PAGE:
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November 22, 2004

Who Lost Ohio? And What Does It Mean For Washington?

Matt Bai had another solid piece on the 2004 election cycle in the New York Times Magazine this past Sunday. Who Lost Ohio? is an interesting look behind the scenes of Americans Coming Together's get-out-the-vote efforts in Ohio, and why they ultimately fell short of delivering the state for Kerry despite exceeding all of their organizing goals.

Earlier in the year, I had spent weeks on the other side of the lines in Ohio, writing an article for the magazine about the Republican plan to vastly increase turnout using an all-volunteer network, modeled on a multilevel marketing scheme like Amway, that would focus on the new and growing exurban counties around Ohio's major cities. Democrats, traditionally the masters of field organizing, had dismissed the Republican effort as an exercise in self-delusion, insisting that volunteers could never build a turnout model to compete with professional organizers. In ACT and its partners, Democrats told me, they were building the most efficient turnout machine in political history. I returned to Ohio in the final days of the campaign to see the power of this grass-roots behemoth in action. I did -- and I came to understand its limitations as well.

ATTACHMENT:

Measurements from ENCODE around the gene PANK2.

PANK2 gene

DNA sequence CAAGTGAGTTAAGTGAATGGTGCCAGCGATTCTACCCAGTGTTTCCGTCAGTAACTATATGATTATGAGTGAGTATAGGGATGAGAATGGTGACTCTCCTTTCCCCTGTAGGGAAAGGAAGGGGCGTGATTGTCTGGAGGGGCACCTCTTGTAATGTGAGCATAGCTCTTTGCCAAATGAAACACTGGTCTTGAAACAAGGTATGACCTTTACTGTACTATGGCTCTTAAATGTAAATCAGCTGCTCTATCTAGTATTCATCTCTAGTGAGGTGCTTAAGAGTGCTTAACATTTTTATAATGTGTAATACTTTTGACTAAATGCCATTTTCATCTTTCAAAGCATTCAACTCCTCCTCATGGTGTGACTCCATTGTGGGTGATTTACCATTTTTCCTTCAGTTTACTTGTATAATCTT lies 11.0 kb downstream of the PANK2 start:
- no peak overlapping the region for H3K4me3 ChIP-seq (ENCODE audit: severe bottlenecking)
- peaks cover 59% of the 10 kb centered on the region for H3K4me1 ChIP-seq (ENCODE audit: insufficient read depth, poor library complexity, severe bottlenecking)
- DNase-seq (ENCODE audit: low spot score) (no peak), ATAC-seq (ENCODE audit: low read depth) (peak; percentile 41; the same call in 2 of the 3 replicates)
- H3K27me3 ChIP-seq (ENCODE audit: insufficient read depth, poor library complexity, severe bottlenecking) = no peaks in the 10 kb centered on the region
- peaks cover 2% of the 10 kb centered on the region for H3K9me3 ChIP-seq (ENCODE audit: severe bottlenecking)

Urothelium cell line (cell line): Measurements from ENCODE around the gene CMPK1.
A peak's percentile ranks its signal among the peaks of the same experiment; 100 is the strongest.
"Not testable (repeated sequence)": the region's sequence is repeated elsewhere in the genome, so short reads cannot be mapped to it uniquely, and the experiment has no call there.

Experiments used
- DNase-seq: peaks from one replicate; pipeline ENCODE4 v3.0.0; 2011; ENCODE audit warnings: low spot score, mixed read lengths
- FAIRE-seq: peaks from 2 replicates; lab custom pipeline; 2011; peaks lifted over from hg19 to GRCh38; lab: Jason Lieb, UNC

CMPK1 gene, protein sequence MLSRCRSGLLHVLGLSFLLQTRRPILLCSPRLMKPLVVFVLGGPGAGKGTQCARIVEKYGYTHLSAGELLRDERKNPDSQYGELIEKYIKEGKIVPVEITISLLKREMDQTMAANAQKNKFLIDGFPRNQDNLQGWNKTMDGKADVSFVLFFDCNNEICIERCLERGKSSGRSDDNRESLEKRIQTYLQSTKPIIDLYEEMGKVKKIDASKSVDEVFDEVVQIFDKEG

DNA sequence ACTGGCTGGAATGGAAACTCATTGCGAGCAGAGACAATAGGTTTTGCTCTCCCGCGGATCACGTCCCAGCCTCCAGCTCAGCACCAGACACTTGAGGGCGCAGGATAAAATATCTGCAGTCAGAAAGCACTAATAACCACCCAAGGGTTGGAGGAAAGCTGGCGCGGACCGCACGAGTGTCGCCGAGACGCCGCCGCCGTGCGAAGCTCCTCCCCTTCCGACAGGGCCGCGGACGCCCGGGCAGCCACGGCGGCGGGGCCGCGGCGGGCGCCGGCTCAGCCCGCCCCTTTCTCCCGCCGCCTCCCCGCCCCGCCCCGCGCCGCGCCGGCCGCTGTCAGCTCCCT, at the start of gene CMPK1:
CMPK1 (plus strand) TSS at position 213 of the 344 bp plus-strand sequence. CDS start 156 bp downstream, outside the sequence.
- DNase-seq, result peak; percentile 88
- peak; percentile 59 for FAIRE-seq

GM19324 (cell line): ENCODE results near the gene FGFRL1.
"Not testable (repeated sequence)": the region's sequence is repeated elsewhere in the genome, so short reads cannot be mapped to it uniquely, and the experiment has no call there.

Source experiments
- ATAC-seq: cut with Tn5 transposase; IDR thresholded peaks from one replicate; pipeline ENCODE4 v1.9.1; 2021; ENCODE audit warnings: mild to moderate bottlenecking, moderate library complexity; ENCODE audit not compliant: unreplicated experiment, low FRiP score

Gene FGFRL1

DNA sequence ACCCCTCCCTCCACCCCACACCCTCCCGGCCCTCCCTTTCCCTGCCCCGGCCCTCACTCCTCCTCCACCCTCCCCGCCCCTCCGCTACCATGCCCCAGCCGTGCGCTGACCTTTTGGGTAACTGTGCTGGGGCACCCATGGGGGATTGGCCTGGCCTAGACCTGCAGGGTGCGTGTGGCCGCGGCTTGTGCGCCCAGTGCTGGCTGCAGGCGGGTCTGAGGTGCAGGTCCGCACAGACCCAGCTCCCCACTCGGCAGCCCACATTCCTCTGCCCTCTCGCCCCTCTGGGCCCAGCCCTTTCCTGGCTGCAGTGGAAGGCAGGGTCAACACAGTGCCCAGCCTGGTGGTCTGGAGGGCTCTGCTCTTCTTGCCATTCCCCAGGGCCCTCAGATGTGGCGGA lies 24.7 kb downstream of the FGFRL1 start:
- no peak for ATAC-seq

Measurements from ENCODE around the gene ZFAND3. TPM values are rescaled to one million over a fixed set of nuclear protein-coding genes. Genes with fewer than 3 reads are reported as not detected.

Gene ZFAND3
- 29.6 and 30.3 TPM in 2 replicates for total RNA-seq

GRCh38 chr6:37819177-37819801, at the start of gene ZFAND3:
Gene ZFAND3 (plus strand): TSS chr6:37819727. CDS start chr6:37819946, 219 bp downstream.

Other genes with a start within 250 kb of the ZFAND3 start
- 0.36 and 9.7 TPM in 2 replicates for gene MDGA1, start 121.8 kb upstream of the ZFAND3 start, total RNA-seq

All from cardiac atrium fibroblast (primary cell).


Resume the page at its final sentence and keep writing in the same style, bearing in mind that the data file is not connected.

Cut to the chase: Bai finds that while Democrats executed a tight, successful traditional field operation that effectively mobilized traditional Democratic constituencies, the Republicans were able to organize in entirely new places:

[T]he Bush campaign had created an entirely new math in Ohio. It wouldn't have been possible eight years ago, or even four. But with so many white, conservative and religious voters now living in the brand-new town houses and McMansions in Ohio's growing ring counties, Republicans were able to mobilize a stunning turnout in areas where their support was more concentrated than it was in the past. Bush's operatives did precisely what they told me seven months ago they would do in these communities: they tapped into a volunteer network using local party organizations, union rolls, gun clubs and churches. They backed it up with a blizzard of targeted appeals....

And, the clincher:


Therein, perhaps, lies the real lesson from Ohio, and from the election as a whole. From the days of Franklin Delano Roosevelt, and especially after the disputed election of 2000, Democrats operated on the premise that they were superior in numbers, if only because their supporters lived in such concentrated urban communities. If they could mobilize every Democratic vote in America's industrial centers -- and in its populist heartland as well -- then they would win on math alone. Not anymore. Republicans now have their own concentrated vote, and it will probably continue to swell. Turnout operations like ACT can be remarkably successful at corralling the votes that exist, but turnout alone is no longer enough to win a national election for Democrats. The next Democrat who wins will be the one who changes enough minds.

Posted by Jon Stahl on November 22, 2004 at 08:42 PM in Candidate Races | Permalink

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